As for vegans, there’s a roasted cauliflower option served with all the trimmings and a special laksa gravy on offer, and if you don’t fancy that, the restaurant also serves a varied menu – with late brunch dishes available until 3pm.
If you’re a person who cares about where your food is sourced from, Elnecot is the place to come. Owner Michael Clay has excellent connections to local suppliers and celebrates quality British produce in every dish.
Served from 1.30pm until they run out, roast choices at this Ancoats favourite include dry aged Welsh wagyu beef, lemon and thyme corn fed Goosnargh chicken, crispy Yorkshire pork belly, slow-cooked shoulder of Yorkshire lamb and a vegetarian or vegan nut roast.
All served with roasties, fluffy Yorkshire puddings, stuffing, roasted carrots and parsnips, sauteed greens, cauliflower cheese and a rich gravy, prices start from £14.50 for nut roast and £16 for pork.
On Sundays between 12-6pm, Argentinian steakhouse Gaucho serves up its bottomless roast dinner. Specifically designed for overindulging, choose from three different joints of meat to enjoy with unlimited quantities of seasonal vegetables and Yorkshire puddings.
All Gaucho’s meat originates from Argentina and comes from premium Black-Angus cattle, bred at hand-selected farms in the southern province of La Pampa, South America. Every cut is cooked in its own drippings, then presented on steak boards alongside all the usual trimmings.
Priced at £32.50 per person, here you can. enjoy 90 minutes of non-stop feasting on prime steak (and make sure you really get your money’s worth).
With its own dedicated margarita and wild spirits bar, The FIrehouse on Swan Street is one of Manchester’s coolest new venues. Attached to Detroit pizza Ramona, it’s housed inside an old MOT garage and offers (as the name suggests) a selection of wood-fired meats alongside fluffy pittas and sides.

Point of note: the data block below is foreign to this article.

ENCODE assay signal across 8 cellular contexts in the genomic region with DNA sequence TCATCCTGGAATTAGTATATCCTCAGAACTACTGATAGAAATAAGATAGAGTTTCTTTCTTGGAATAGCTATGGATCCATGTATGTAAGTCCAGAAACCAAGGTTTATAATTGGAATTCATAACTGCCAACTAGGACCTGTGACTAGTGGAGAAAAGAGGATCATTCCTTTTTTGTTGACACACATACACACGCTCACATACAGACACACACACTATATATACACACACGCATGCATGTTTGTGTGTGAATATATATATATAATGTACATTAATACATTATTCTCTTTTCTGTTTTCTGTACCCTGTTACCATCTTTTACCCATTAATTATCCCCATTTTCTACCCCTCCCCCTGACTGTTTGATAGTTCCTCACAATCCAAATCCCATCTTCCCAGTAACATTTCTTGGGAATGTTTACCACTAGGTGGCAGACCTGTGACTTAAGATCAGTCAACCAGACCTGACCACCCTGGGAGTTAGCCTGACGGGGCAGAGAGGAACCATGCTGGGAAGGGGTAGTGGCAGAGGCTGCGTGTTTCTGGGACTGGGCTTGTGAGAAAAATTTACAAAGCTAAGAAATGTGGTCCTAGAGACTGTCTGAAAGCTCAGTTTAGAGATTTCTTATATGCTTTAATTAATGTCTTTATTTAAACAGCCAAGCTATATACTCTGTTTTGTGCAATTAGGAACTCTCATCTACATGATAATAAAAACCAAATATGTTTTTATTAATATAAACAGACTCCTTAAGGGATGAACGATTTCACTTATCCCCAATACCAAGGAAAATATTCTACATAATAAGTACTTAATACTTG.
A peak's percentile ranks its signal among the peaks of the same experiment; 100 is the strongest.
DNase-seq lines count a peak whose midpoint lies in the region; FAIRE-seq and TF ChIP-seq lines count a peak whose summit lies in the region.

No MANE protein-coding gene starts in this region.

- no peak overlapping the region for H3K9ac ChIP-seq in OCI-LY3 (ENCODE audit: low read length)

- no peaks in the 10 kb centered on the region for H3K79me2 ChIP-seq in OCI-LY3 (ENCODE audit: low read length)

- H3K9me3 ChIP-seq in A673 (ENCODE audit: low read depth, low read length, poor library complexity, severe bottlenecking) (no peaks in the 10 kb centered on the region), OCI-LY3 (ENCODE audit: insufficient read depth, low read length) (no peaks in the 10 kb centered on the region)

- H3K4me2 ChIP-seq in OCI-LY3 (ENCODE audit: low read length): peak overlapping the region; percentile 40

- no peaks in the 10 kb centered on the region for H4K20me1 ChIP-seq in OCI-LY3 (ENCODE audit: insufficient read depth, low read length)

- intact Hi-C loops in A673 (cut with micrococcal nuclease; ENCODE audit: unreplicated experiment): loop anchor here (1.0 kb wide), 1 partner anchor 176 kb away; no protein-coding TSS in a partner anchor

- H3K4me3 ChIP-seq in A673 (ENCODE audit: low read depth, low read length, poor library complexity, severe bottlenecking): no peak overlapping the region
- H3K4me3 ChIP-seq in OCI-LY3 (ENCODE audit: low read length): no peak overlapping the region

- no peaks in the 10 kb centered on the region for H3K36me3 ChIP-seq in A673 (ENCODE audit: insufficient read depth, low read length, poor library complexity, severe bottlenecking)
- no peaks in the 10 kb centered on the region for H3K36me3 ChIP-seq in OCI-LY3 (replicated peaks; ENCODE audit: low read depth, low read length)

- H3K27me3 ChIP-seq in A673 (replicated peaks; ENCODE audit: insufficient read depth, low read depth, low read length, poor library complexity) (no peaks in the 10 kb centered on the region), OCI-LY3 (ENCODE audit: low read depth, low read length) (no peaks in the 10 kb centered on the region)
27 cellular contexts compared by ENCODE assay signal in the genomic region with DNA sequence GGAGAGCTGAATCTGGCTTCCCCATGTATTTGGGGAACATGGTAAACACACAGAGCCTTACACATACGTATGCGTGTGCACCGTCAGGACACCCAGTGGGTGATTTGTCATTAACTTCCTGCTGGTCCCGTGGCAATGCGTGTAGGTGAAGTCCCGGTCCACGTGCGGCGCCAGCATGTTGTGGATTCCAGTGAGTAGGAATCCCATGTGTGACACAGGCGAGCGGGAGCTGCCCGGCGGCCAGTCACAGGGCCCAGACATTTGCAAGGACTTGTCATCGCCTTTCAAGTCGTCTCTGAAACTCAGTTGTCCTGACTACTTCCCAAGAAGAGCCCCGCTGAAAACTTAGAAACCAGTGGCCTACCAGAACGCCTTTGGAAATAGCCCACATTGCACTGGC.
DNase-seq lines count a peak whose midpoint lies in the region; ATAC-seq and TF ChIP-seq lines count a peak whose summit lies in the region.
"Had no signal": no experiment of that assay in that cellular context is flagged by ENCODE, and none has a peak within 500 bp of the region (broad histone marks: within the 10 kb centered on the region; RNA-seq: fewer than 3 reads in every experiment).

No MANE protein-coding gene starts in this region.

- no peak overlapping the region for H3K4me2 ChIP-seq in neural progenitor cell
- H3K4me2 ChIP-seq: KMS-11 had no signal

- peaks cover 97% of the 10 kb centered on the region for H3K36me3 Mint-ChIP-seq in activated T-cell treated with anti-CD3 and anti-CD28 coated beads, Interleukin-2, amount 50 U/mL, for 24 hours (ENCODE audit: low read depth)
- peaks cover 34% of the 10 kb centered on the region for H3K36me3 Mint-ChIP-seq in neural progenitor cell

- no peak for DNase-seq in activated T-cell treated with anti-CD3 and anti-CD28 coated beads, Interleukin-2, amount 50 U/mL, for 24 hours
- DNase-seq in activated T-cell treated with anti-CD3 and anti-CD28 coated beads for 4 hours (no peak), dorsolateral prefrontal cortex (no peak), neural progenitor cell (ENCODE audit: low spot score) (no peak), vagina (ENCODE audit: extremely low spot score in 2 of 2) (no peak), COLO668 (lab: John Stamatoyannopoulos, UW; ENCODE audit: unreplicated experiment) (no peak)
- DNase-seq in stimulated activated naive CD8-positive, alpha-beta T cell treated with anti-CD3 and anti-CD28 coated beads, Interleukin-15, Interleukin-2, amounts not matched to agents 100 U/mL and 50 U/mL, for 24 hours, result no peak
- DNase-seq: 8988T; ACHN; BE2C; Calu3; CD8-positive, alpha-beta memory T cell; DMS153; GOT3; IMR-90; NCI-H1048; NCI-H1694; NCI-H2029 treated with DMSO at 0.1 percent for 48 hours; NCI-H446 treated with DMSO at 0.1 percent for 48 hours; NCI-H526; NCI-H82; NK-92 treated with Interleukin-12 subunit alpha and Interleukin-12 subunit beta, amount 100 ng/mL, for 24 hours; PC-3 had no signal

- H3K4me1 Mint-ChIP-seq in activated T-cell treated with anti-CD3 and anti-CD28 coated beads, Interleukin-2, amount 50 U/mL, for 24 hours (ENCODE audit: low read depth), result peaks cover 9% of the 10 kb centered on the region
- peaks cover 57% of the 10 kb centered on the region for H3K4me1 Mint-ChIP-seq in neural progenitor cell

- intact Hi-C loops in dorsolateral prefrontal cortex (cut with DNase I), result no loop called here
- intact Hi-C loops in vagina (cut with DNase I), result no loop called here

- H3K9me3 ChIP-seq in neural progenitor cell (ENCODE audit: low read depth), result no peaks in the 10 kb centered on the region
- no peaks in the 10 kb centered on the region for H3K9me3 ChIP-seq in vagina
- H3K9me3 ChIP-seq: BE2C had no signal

Come Sundays, though, the team also offers a roast with roast Cheshire beef rump, garlic and thyme chicken, slow-cooked lamb shoulder or vegan oyster mushroom wellington, with sides including Yorkshire puddings, crisp roast potatoes and flamed chipolatas
Elsewhere, think buttered greens, melting pots of cauliflower cheese, honey-roasted carrots and parsnips, and lashings of house gravy.
Where to go beyond the city centre
Station South, Levenshulme
The gravy at Station South is so good, that some customers famously drink it from the glass. The ‘cycle cafe for everyone’ has become something of a neighbourhood favourite since opening its doors this summer, and now we’ve got another reason to go. Roasts.
With giant Yorkshire puddings, heaps of potatoes and greens, the plates here are very generous – but you will have to spring an extra £1.50 for a jug of additional gravy. We reckon it works out fair enough though, thanks to the huge portion sizes.
Hispi, Didsbury Village
From the Elite Bistro team behind Sticky Walnut and Kala, this charming neighbourhood bistro in Didsbury Village is, without a doubt, one of the best places to grab a roast south of the city centre.
Priced at 2 courses for £25 or three for £29, mains include roast beef, pork belly, sirloin (for two) and chicken, each served with their own dedicated list of perfectly paired sides.
Elsewhere, you’ll find confit chicken terrine, beer battered salt pickles, pan-fired sea bass in a langoustine bisque and a chestnut mushroom and goats curd linguine. A must-visit this, trust us, and if the egg tart is on simply order it and don’t look back. You’re welcome.
The White Hart, Lydgate
For proper country feels, head to The White Hart at Lydgate for a bang-up Sunday feast. Priced at £29 for 2 courses or 3 for £35, those after a traditional roast can tuck into grass fed Hereford rump of beef, Easingwold pork belly or roasted Yorkshire chicken.
All roasts are served from 12-8pm with Yorkshire puddings, roasted potatoes, cauliflower cheese, honey glazed carrot, savoy cabbage, crispy stuffing, apple and red wine sauce. Alternatively, swing for the coronation cauliflower, crispy haddock and chips or pan-fried stone bass if you fancy something a little different.
The Pack Horse, Hayfield
This multi-award-winning country gastropub has had some impressive accolades of late, not least an ebullient new inclusion in the Michelin Guide.
All roasts here come served with crispy potatoes, carrot and swede mash, braising vegetables, buttered cabbage, Yorkshire pudding and gravy. Choose from Derbyshire beef sirloin, High Peak lamb shoulder slow roasted overnight, or a ‘chicken of the woods’ mushroom and truffled Baron Bigod tart with seaweed gravy.
A regular haunt of some of Glossop’s most esteemed foodies, technically it’s not in Manchester but we’re not letting that get in the way of a great scran – and neither should you.